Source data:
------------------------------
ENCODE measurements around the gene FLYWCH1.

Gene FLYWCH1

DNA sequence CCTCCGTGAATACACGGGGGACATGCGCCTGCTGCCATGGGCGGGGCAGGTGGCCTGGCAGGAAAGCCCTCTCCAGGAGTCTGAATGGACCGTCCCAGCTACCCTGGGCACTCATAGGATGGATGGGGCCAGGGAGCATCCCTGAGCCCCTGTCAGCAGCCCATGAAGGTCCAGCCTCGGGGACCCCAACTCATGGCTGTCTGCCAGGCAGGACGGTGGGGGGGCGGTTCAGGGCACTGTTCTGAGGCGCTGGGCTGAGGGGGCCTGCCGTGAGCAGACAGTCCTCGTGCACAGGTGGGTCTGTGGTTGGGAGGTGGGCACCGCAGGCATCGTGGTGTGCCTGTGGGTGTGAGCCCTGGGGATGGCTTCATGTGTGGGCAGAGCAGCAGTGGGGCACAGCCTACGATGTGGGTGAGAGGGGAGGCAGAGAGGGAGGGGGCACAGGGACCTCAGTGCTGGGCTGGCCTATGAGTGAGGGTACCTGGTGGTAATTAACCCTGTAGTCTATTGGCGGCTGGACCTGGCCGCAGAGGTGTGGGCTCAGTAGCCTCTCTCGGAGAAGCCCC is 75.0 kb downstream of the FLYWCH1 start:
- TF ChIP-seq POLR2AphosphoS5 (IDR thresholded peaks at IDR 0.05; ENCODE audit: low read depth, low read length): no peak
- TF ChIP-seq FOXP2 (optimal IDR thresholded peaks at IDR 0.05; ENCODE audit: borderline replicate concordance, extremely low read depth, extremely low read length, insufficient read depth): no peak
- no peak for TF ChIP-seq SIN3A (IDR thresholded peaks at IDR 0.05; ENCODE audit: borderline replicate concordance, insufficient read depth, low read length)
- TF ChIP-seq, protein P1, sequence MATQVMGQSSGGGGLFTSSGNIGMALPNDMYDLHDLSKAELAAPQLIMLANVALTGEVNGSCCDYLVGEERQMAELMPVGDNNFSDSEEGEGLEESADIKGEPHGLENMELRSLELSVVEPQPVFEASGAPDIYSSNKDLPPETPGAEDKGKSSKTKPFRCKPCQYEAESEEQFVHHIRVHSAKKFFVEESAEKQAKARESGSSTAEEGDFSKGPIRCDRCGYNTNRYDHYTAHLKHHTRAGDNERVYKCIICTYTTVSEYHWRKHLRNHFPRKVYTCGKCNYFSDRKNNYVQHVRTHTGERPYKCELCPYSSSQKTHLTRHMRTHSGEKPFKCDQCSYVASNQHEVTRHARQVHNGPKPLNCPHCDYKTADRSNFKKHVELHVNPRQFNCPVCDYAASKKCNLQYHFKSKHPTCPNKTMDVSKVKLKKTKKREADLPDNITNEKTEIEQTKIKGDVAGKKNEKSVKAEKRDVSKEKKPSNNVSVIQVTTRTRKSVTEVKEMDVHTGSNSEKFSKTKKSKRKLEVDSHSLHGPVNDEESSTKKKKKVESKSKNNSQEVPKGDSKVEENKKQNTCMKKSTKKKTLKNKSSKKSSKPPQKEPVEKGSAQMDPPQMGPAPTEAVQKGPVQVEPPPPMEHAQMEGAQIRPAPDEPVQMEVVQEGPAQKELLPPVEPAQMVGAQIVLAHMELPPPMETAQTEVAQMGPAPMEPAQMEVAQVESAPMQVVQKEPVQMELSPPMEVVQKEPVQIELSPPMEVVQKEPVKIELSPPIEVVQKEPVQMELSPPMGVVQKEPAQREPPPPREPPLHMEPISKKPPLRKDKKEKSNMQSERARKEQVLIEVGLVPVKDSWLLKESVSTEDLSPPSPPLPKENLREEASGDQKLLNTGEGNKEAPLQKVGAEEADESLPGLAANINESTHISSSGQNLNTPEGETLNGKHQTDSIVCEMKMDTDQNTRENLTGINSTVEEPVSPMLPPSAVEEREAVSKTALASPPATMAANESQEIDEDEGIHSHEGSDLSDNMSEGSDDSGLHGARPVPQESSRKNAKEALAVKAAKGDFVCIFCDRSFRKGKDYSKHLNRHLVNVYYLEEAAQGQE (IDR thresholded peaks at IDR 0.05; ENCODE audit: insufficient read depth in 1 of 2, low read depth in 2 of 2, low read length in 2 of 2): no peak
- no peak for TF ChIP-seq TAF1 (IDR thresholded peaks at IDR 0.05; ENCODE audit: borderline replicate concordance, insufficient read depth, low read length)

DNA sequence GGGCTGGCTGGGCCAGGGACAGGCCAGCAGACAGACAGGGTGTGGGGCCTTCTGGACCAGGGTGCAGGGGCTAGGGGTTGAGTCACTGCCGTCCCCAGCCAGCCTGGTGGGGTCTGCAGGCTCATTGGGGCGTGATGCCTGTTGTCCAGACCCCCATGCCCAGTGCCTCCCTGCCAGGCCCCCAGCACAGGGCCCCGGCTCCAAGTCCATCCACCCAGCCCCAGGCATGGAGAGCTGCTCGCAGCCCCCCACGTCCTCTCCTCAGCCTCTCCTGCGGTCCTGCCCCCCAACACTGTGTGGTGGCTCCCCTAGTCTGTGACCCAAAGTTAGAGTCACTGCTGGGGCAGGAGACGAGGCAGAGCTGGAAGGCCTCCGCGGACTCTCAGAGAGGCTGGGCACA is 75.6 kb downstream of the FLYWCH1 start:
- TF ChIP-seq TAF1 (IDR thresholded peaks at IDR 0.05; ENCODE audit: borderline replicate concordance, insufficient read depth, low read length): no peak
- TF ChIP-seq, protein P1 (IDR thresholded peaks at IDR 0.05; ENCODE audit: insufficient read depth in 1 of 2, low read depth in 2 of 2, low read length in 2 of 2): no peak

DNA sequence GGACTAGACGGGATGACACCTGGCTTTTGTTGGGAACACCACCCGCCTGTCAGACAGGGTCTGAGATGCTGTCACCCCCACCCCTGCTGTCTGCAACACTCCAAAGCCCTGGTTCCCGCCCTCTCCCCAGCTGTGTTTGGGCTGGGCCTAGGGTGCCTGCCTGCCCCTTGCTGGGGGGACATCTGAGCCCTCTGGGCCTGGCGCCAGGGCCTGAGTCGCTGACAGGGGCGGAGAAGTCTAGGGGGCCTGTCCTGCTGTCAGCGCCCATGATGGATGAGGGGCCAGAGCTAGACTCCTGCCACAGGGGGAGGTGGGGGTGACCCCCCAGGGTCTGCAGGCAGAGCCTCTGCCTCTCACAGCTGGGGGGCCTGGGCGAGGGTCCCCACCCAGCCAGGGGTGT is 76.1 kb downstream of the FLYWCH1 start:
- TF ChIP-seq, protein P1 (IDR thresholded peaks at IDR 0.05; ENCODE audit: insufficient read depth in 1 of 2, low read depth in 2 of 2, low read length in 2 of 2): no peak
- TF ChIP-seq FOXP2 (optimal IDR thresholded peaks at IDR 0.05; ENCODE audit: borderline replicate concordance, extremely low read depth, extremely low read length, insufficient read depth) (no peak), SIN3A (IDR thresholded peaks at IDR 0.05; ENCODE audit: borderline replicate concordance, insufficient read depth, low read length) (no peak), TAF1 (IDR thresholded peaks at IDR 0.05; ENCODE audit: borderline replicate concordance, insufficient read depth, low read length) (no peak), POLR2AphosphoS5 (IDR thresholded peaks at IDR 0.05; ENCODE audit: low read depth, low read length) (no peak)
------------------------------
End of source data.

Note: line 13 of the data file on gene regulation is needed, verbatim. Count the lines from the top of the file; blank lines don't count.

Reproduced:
- TF ChIP-seq, protein P1 (IDR thresholded peaks at IDR 0.05; ENCODE audit: insufficient read depth in 1 of 2, low read depth in 2 of 2, low read length in 2 of 2): no peak